On June 6, at the Apple Worldwide Developers Conference 2011, Steve Jobs, Apple Inc CEO, announced the impending irrelevance of the personal computer (PC). Coming from someone who played a significant role in the PC’s development about 30 years ago, the news was quite a revelation.
But it wasn’t unknown that Jobs was working on a post-PC era concept.
He announced the iCloud, the new cloud computing (CC) services from Apple, which will be available later this year. The iCloud is a set of free new cloud services that will work seamlessly with applications on iPhones, iPads, iPods, Macs and PCs to automatically and wirelessly store content on iCloud by pushing the data to all the devices when logged in.
Storing contacts, music, pictures and documents have got digitised over the years and users of all age groups prefer the digital versions to the ‘physical’ ones. Out of those, a significant number of users are dedicated Apple fans and already accustomed to iPhones and iPads, which operate on iOS (Apple’s operating system).
All these devices were, till now, linked to PCs. But the emergence of iCloud will make the PC irrelevant, as we would no longer need it to synchronise data. The services will be offered free of charge and a storage capacity of 5GB will be given to each user. In other words, the tedious task of backing up data and updating software will soon be a thing of the past.
The development is interesting on many fronts. Apple has finally joined the CC bandwagon in a big way. Though it will face competition from Google, Amazon and even Microsoft, Apple will make a significant impact on the market and try to cash in on its popularity and wide subscriber base of iPhone and iPad.
Google is well entrenched in the CC market with Google Apps, Google Music and Google Drive suites. Amazon has been active in the CC space with its Amazon Web Services and, today, also offers videos streaming on rentals.
Microsoft has launched Office 365, a cloud-based Office that enables companies and institutions to outsource and store IT infrastructure like data, files and e-mails on cloud. Its much-awaited operating system, Windows 8, will provide automatic configuration facility to users.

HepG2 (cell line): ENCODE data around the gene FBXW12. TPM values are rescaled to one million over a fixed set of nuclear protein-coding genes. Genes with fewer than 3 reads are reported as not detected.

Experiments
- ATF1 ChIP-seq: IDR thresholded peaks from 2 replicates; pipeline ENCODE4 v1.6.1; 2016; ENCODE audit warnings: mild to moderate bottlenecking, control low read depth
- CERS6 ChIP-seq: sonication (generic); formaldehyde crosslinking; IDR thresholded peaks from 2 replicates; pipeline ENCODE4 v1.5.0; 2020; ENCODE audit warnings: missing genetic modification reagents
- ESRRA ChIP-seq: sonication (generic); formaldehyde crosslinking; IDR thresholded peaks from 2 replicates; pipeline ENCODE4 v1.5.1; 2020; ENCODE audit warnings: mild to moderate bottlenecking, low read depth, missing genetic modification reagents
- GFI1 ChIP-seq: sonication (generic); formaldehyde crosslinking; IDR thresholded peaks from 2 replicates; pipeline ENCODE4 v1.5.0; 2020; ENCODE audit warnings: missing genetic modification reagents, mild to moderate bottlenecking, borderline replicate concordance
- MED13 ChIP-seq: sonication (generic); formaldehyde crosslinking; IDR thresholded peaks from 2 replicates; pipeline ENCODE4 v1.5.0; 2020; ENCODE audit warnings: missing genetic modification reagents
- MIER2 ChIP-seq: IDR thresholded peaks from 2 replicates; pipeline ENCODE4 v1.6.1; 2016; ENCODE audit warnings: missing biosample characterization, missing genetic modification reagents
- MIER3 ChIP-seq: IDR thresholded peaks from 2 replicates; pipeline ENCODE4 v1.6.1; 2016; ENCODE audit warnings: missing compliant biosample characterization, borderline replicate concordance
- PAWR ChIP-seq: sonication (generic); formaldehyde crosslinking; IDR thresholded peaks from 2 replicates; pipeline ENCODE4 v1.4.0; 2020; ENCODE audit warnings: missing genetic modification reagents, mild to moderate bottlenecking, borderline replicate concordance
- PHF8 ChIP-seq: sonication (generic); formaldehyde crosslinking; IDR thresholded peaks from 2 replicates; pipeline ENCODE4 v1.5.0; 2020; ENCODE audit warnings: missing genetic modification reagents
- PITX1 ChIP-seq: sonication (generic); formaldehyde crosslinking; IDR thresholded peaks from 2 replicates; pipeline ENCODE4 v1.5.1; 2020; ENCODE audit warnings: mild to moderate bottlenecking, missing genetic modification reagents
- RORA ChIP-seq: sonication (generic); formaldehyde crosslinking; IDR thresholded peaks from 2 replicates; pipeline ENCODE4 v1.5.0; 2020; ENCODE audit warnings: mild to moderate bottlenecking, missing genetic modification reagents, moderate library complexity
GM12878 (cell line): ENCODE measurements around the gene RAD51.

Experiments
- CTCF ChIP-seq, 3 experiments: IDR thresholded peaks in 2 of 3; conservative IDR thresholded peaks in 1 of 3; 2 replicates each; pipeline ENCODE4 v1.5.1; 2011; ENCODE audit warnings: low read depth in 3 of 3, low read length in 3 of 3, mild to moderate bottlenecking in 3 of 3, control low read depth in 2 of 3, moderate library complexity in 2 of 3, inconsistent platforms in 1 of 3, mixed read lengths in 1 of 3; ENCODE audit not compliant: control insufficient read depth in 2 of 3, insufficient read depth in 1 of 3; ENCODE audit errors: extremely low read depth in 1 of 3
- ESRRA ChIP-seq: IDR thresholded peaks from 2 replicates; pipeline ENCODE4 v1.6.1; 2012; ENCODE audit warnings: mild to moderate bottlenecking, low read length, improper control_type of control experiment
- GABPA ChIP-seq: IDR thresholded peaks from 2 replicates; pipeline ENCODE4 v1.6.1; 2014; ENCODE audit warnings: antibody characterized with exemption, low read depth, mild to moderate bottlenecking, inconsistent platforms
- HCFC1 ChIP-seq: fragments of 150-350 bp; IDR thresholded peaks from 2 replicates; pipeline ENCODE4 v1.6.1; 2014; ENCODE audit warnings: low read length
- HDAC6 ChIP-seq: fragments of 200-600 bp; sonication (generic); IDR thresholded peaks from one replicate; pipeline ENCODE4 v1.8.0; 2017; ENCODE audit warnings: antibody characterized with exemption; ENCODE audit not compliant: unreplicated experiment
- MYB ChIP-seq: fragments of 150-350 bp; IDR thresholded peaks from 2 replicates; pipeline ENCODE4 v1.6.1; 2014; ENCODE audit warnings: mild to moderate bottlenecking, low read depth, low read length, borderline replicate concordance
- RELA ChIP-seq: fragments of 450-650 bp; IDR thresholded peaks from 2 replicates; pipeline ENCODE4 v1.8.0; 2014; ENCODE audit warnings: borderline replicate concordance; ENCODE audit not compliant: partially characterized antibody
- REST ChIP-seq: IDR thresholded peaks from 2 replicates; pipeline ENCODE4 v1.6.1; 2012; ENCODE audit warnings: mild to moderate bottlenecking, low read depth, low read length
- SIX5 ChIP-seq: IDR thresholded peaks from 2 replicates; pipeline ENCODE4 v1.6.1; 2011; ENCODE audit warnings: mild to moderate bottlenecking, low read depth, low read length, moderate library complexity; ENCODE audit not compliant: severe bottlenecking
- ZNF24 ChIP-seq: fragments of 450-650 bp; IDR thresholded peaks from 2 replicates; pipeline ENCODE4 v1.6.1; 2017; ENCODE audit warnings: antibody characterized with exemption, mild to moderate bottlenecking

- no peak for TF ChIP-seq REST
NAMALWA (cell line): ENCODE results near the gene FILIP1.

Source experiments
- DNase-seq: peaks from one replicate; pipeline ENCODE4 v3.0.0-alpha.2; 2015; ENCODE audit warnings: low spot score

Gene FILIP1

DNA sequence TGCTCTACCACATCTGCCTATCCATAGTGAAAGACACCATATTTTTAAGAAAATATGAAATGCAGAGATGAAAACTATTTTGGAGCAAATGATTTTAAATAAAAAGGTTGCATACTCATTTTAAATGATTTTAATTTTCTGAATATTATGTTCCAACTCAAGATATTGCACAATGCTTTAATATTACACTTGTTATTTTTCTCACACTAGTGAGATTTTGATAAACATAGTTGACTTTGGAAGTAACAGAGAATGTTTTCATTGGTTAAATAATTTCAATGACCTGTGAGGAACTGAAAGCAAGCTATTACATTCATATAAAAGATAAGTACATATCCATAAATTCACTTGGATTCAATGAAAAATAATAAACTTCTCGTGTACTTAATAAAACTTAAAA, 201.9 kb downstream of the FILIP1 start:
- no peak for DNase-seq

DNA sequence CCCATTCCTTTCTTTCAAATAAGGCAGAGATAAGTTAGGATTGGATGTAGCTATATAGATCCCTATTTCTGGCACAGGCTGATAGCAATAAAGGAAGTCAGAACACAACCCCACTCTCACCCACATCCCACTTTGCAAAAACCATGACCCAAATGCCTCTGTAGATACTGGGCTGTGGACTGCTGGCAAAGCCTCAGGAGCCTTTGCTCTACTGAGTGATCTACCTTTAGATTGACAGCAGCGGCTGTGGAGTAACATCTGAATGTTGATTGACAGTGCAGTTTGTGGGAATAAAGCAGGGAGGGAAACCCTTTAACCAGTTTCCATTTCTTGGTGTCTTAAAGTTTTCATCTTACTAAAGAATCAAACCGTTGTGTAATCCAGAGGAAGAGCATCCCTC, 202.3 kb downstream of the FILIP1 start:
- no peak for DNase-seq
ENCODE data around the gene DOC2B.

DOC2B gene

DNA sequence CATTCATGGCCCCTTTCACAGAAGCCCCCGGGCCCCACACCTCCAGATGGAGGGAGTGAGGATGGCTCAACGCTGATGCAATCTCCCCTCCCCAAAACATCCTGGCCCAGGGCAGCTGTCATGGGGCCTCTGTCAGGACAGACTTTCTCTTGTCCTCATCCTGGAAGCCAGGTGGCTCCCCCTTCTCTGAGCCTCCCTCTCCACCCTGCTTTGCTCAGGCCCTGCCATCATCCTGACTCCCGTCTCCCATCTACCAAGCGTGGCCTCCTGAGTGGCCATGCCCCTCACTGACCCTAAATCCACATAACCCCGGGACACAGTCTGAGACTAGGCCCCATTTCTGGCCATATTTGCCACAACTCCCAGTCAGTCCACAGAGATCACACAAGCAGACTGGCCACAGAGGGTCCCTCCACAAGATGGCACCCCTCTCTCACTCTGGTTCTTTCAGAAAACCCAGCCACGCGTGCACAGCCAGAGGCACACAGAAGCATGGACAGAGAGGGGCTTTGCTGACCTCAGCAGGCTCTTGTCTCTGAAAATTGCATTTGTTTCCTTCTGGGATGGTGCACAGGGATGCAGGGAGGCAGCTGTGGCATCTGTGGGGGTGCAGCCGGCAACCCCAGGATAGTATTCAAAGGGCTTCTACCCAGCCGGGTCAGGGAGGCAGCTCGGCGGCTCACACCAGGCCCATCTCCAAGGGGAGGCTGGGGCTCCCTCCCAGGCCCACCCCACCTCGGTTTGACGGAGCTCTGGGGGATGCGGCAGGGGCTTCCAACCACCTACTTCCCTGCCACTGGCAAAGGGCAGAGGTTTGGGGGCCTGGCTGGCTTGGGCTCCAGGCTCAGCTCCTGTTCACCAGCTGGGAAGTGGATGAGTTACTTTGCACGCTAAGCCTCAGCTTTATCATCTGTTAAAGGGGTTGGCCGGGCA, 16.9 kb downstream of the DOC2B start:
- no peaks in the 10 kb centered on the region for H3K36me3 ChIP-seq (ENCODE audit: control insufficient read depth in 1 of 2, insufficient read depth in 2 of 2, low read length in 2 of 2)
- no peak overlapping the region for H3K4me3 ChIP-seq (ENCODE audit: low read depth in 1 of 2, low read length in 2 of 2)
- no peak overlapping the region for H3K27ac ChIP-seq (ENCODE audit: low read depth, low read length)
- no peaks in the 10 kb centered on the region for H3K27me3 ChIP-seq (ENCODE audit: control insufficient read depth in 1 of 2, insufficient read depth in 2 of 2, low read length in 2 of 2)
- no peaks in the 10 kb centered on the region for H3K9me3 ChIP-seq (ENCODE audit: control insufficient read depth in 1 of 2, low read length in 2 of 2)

This means that users will be able to work on any Windows 8-enabled machine from anywhere without losing data. One good feature of iCloud is that it supports Windows platform. This means that millions of Microsoft Windows users will also be able to use iCloud.
The news of iCloud gains more importance in the wake of the bigger debate around the security of data in cloud computing. Incidents of cyber attacks and those like the recent hacking of Sony’s PlayStation network frequently raise doubts about the credibility of CC as a foolproof computing solution.
A right balance between desktop computing, which requires a PC, and CC is at present the best solution for such problems. However, technological advancements and the availability of alternative solutions are prompting many to shift to CC while maintaining back ups in dedicated servers.
But there is no denying that, with iCloud, Apple has once again intensified the race to the top among various tech giants, who will now keep a close eye on each other.
After all, every organisation strives to achieve only one target — to cater to the needs of consumers, who are not only growing in number but also getting digitally wiser.
(Subimal Bhattacharjee writes on issues of technology and security. The views expressed by the author are personal)